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Business News/ Opinion / Online-views/  Manufacturing PMI grows strongly despite headwinds

Manufacturing PMI grows strongly despite headwinds

Manufacturing PMI grows strongly despite headwinds

Shyamal Banerjee/MintPremium

Shyamal Banerjee/Mint

The HSBC Purchasing Managers’ Index (PMI) for the manufacturing sector for January has been a strong 57.5 and most of the sub-indices, including the New Orders index and the Export Orders index, are well above long-term averages. As we said at the time the December PMIs came out, a bottom seems to have been formed in the economy around the end of last year and it has improved in the past couple of months.

There are a few other positive data points. One, non-oil import growth was up 23.4% year-on-year (y-o-y) in December. That’s better than November’s 21.7% growth, as also October’s 22.1%. And it’s well above September 2011’s y-o-y non-oil imports growth of 18.2%. True, non-oil imports include gold imports, and, therefore, the data needs to be treated with caution, but if gold imports are not increasing, higher non-oil imports are an indication of strength in the economy.

Shyamal Banerjee/Mint

Let’s not read too much into the PMI numbers, which are based on surveys of the largest companies. Reserve Bank of India (RBI) data show that this fiscal, growth in bank credit for the large companies has been 17.1% till the end of December, while it was 19.5% over the same period last fiscal. The real deceleration in loan growth has been to medium-sized companies, where growth in bank credit has been 7.6% this fiscal till end-December, compared with 19.3% over the same period last fiscal. The growth in lending to small companies, too, has been much lower in the current fiscal, as have loans to the services sector. It’s possible that the PMI is not really representative of the entire economy.

The other factor that needs to be considered is that while companies’ revenues have seen good growth, it’s not true of net profits. The Capital Market survey referred to above shows net profit of the 1,088 companies contracted by 1.7%. Losses due to margin compression, due to rupee depreciation and, for banks, higher loan loss provisions, have taken their toll on profits. So the growth in revenue is not mirrored by growth in corporate earnings.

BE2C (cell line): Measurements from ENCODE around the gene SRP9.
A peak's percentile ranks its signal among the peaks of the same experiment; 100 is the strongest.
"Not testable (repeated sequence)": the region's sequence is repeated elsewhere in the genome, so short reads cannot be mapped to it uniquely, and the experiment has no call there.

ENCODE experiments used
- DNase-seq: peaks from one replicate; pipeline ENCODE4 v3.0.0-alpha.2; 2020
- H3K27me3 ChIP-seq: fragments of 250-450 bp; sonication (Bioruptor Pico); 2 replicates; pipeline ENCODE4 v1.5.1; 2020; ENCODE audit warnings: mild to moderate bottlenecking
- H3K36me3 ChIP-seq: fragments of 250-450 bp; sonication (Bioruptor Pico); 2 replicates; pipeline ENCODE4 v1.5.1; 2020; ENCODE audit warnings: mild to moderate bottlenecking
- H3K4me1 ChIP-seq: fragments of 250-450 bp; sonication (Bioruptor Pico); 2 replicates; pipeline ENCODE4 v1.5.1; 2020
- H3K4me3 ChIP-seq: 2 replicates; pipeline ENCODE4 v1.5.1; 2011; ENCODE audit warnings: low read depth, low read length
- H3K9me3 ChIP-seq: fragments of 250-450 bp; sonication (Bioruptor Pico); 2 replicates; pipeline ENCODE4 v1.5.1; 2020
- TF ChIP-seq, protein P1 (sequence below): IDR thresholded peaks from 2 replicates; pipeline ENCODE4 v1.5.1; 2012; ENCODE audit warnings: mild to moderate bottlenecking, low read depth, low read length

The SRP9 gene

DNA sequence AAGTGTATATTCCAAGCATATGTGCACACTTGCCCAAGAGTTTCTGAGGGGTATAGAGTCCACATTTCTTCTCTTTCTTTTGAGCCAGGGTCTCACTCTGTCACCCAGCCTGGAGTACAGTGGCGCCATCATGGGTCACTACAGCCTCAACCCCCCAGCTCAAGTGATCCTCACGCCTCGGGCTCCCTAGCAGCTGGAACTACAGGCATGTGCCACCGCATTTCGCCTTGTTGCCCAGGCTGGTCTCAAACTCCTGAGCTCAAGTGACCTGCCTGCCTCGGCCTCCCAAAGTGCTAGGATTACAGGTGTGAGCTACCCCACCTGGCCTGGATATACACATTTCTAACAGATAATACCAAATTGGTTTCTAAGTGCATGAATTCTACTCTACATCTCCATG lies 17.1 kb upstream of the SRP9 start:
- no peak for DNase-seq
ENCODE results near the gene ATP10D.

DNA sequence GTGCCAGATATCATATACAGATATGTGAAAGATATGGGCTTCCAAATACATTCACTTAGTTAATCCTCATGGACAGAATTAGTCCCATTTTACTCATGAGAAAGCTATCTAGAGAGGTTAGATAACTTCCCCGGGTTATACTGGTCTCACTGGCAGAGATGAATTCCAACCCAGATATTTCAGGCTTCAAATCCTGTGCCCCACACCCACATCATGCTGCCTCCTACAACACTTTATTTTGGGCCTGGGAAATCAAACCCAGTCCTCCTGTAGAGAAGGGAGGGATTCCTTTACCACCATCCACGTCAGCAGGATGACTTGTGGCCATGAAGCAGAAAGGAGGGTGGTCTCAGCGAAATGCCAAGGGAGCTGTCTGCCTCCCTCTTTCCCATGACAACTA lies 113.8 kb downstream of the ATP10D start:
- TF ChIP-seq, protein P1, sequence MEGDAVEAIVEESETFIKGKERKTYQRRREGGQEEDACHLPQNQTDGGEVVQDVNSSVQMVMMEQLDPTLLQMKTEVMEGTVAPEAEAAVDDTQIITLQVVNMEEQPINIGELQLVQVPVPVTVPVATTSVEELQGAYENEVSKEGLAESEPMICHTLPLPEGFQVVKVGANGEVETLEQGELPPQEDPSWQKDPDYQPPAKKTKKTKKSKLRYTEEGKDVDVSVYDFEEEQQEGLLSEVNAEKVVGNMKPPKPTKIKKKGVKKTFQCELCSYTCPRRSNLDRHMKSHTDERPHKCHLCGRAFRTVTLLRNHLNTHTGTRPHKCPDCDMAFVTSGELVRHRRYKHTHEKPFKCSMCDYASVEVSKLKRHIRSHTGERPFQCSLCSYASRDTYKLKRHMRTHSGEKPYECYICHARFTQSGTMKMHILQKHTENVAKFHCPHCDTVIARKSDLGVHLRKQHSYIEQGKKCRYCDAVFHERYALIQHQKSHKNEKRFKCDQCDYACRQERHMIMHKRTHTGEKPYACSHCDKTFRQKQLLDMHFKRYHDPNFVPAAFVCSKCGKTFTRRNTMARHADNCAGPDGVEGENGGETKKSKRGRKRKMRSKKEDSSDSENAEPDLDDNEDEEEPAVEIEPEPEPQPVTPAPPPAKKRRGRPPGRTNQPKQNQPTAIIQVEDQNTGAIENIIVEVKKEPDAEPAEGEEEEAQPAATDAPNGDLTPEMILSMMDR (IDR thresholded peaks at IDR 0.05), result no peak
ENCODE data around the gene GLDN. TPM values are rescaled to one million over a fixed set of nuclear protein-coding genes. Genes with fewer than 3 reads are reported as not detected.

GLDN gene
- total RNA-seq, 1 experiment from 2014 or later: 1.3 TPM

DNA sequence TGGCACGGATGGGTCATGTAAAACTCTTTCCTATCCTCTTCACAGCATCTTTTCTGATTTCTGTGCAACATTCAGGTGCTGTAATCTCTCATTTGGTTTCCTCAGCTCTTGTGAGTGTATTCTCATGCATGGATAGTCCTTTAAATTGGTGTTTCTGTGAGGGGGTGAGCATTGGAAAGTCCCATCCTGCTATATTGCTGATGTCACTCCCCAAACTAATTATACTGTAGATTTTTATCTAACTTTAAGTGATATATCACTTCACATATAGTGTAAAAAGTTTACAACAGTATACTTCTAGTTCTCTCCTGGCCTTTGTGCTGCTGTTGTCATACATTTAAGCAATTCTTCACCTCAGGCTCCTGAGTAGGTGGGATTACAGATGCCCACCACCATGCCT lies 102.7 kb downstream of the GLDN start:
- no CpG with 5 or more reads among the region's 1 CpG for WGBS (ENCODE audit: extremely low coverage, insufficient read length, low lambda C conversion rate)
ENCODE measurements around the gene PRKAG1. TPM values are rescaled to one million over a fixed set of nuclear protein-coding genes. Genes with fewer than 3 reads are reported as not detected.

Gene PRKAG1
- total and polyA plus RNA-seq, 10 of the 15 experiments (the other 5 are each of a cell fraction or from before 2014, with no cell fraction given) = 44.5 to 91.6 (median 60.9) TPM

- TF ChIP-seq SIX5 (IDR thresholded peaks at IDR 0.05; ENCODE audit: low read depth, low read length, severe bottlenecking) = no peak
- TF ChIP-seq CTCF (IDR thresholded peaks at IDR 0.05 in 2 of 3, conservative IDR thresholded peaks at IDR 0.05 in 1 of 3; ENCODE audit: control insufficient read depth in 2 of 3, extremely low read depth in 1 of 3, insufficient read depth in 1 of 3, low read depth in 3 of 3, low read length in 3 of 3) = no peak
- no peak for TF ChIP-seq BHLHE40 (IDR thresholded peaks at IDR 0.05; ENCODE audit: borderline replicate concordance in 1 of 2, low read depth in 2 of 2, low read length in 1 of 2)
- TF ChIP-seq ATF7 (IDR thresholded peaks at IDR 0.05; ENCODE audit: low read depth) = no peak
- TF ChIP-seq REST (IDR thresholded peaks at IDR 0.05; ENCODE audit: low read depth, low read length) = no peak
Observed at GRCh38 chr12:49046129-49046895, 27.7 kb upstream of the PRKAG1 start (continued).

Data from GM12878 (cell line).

The upbeat PMI data comes in the midst of downward revisions to India’s GDP growth by the World Bank, the United Nations and the International Monetary Fund. The outlook for investment demand continues to be gloomy, oil prices remain high and it’s unlikely that RBI will cut rates in a hurry. The manufacturing PMI for January shows the output price sub-index at 56.1, at around the same level as in December and indicating that companies still enjoy pricing power. The input price sub-index is even higher at 63.4. This difference in these two indices shows the pressure on margins. But with manufacturers still passing on at least part of their input price increases and growth strong, the PMI numbers will not comfort anyone looking for an early rate cut by the central bank.

Do the strong PMI numbers reflect the continuing strength of consumption demand? It’s likely they do. But there’s another factor—the continuing high level of government expenditure. The latest data on the fiscal deficit show that over the period April-December, total central government expenditure went up 13.9% year-on-year, despite a 16.3% contraction in total receipts. The bloated fiscal deficit is holding up growth.

Interestingly though, government spending is not just boosting consumption. During April-December, y-o-y growth in revenue expenditure was 12%, while growth in capital expenditure was 29.5%, of course on a far smaller base. So while it’s true that investment demand is sluggish, the government is doing its bit to boost it.

But if the Indian economy has bounced off a bottom, what are the factors that could have caused it? There could be several reasons: one, the realisation the bottom is not going to drop out of Europe tomorrow; two, the realisation that consumption demand continues to be strong in India—the PMI shows businesses are re-stocking, seen from a rise in the index of the stock of finished goods; three, reassurance from RBI the bottom of the interest rate cycle has been reached and four, improved sentiments in the stock market as a result of the revival of inflows by foreign institutional investors.

But consumption demand can only go so far and no further. Indeed, too strong a growth in consumption demand will only delay RBI’s rate cuts. What is needed to boost growth is the revival of investment demand. For that to happen, as the RBI monetary policy statement said, the deficit has to be curtailed and government expenditure has to lower consumption and boost investment. Policy initiatives also have to be taken. At the moment, that looks to be a very tall order.

Manas Chakravarty looks at trends and issues in the financial markets. Comments are welcome at


Also Read | Manas Chakravarty’s earlier columns

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Updated: 02 Feb 2012, 12:58 AM IST
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